Along with the rest of North America, my husband and I sat captivated by Oprah‘s interview with the man who’d defied all odds and risen to unbelievable heights of success. Now he was confronting a ton of lies he told with a stoic grimness. As a brand marketing expert myself, I was intrigued by this article. I share with you some of the lessons of how to pick up the pieces when a brand screws up.
Joey Reiman, the founder and CEO of an Atlanta-based branding consultancy and author of The Story of Purpose (Wiley, 2012), thinks that story could still have a happy ending. “Lance could become Sir Lancelot if he had a greater purpose,” Reiman says. “When brands don’t operate for a purpose beyond themselves, they get into trouble.”
Tactically there are three things Lance should do to redeem himself, says Reiman.
1. Speak directly to the people. Armstrong can make a heartfelt apology while reminding people of what was admirable about him.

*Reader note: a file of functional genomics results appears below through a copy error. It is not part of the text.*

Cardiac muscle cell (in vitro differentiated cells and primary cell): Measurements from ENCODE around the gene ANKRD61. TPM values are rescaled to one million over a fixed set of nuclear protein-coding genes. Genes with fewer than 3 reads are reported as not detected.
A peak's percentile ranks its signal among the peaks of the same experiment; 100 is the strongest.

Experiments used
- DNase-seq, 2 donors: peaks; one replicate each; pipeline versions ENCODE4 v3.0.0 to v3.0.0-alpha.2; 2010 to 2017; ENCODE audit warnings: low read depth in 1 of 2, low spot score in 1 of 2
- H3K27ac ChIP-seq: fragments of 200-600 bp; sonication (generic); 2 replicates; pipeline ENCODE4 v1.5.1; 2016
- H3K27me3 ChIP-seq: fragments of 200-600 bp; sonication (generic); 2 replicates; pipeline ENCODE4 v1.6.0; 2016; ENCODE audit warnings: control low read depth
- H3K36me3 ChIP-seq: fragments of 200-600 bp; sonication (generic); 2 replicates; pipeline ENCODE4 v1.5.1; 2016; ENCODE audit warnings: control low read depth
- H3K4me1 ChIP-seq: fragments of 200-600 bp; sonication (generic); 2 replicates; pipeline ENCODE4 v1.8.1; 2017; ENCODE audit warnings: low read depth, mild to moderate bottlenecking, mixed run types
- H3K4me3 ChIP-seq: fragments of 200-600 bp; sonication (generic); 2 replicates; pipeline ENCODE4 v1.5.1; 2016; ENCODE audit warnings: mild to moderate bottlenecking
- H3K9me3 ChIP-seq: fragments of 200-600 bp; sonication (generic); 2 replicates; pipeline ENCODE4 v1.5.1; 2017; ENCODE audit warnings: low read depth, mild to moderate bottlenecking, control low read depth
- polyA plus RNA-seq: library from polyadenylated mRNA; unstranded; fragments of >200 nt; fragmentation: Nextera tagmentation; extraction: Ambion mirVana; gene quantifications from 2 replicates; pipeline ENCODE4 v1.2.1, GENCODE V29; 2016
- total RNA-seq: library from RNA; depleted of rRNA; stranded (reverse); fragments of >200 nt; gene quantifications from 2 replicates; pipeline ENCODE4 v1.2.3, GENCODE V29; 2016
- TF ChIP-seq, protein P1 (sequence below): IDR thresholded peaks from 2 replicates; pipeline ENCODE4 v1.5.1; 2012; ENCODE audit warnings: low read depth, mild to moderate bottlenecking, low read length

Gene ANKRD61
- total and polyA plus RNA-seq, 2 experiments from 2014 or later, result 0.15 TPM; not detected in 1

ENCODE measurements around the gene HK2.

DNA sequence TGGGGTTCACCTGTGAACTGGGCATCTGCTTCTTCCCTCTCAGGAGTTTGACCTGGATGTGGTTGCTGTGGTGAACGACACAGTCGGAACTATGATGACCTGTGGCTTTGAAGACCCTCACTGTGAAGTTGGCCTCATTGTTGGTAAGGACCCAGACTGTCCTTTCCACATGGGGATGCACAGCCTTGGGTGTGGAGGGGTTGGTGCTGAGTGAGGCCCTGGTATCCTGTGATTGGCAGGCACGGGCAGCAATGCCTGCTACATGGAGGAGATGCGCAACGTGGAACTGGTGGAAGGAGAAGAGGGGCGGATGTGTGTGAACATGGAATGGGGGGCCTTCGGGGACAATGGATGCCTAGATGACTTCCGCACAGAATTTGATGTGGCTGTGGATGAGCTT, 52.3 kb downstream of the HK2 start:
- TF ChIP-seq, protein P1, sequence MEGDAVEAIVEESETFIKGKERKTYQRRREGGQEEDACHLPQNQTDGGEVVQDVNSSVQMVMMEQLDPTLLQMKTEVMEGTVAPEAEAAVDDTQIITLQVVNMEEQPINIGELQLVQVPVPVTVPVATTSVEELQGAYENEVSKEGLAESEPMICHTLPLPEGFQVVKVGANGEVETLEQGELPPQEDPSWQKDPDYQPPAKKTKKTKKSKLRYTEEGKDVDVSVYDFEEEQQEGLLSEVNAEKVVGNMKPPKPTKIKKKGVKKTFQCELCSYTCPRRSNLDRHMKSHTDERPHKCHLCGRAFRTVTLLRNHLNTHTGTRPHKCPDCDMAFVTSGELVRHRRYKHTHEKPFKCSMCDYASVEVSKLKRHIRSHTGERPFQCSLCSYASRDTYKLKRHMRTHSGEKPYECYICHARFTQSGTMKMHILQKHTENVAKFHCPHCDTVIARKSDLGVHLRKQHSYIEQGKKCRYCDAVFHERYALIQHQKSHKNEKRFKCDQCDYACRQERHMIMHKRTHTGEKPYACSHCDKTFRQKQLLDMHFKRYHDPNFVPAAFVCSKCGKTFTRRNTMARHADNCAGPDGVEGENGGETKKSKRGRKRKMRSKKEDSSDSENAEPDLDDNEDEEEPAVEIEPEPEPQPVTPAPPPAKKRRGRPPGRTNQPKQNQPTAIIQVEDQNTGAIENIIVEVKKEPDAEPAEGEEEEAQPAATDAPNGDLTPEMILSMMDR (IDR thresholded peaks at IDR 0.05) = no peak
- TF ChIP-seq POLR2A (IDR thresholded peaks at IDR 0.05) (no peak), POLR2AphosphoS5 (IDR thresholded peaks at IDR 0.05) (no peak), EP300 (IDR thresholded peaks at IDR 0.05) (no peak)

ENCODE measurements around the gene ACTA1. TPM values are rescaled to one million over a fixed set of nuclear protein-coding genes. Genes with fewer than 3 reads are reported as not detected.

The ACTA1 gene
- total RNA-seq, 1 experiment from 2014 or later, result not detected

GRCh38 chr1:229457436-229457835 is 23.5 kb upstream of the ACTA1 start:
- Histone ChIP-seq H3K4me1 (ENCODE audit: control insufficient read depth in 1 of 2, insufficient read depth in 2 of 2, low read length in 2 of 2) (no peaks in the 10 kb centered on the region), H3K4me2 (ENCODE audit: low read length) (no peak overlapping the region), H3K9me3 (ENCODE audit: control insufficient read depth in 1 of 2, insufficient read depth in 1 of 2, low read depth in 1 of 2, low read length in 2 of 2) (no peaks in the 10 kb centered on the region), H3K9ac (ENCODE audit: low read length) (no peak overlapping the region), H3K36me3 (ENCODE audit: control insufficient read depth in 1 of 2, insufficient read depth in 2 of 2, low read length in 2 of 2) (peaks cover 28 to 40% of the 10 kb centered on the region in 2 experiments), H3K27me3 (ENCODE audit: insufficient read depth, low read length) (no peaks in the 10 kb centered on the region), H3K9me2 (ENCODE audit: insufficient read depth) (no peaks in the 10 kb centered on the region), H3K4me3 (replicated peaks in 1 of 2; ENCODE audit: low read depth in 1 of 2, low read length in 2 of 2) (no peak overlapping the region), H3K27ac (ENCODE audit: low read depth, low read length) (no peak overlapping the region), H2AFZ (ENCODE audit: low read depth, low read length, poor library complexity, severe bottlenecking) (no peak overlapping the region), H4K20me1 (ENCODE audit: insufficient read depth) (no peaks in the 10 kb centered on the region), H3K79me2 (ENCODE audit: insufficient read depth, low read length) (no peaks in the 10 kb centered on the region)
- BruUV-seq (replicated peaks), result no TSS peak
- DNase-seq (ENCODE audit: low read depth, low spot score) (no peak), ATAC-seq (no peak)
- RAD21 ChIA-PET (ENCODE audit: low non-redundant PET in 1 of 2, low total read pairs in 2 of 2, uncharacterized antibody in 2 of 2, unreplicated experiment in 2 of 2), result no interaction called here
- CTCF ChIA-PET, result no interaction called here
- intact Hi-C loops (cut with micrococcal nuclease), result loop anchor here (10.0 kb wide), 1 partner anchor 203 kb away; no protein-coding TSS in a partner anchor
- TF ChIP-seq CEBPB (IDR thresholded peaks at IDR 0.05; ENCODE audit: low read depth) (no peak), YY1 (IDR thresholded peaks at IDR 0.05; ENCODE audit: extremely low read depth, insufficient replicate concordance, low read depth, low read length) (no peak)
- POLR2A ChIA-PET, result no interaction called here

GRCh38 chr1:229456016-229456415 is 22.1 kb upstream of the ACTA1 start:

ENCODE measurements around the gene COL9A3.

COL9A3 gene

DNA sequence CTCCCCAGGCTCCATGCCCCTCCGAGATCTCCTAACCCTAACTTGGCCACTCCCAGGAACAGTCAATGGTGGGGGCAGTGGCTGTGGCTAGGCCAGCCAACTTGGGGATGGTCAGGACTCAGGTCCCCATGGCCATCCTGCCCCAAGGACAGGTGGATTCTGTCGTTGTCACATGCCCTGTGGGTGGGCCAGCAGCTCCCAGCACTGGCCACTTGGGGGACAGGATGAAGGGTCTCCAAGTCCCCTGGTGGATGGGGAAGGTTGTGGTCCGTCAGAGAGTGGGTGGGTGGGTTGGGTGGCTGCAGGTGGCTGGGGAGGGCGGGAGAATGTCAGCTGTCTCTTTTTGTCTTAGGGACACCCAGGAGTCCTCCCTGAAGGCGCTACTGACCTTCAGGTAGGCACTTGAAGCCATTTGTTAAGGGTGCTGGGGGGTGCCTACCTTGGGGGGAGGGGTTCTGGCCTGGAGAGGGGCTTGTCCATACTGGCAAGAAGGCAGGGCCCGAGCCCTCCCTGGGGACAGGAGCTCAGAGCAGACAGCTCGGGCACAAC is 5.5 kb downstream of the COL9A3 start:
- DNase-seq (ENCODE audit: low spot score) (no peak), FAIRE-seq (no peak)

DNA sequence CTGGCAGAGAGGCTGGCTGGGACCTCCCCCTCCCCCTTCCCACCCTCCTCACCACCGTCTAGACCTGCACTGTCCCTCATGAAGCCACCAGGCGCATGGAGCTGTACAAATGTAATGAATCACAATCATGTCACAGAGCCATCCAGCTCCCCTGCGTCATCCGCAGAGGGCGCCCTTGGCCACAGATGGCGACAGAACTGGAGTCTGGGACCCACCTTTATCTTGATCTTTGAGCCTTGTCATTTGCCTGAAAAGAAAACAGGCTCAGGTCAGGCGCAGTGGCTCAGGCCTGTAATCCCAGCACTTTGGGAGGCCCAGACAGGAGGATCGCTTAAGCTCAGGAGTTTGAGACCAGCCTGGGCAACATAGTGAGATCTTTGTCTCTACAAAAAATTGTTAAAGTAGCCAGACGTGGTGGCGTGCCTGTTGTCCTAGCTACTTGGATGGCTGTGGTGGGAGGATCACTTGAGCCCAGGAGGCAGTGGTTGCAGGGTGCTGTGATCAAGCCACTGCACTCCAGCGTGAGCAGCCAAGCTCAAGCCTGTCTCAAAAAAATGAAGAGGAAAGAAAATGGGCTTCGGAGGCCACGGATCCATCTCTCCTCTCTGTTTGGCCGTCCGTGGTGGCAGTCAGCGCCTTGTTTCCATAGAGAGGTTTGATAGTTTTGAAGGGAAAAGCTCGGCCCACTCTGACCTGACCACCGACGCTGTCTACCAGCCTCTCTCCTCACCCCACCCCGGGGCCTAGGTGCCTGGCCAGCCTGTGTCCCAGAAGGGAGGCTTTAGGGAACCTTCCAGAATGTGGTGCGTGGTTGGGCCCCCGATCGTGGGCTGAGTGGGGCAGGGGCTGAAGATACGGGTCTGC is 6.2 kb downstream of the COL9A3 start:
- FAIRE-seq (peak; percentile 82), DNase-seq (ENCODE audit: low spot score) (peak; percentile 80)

2. Ride for redemption. Reiman suggests a cross-country ride, stopping at hospitals and schools in every city to speak to children about cheating, lying and bullying.
3. Do an act of good faith. Armstrong should ask everyone to hand in their bracelets and offer, for each one returned, to donate an amount of money out of his own pocket to the treatment of cancer patients.
When businesses and brands screw up, they need to acknowledge, act and apologise. Memories are short when what you’re doing now is much more relevant and believable and stands for something bigger than making money.
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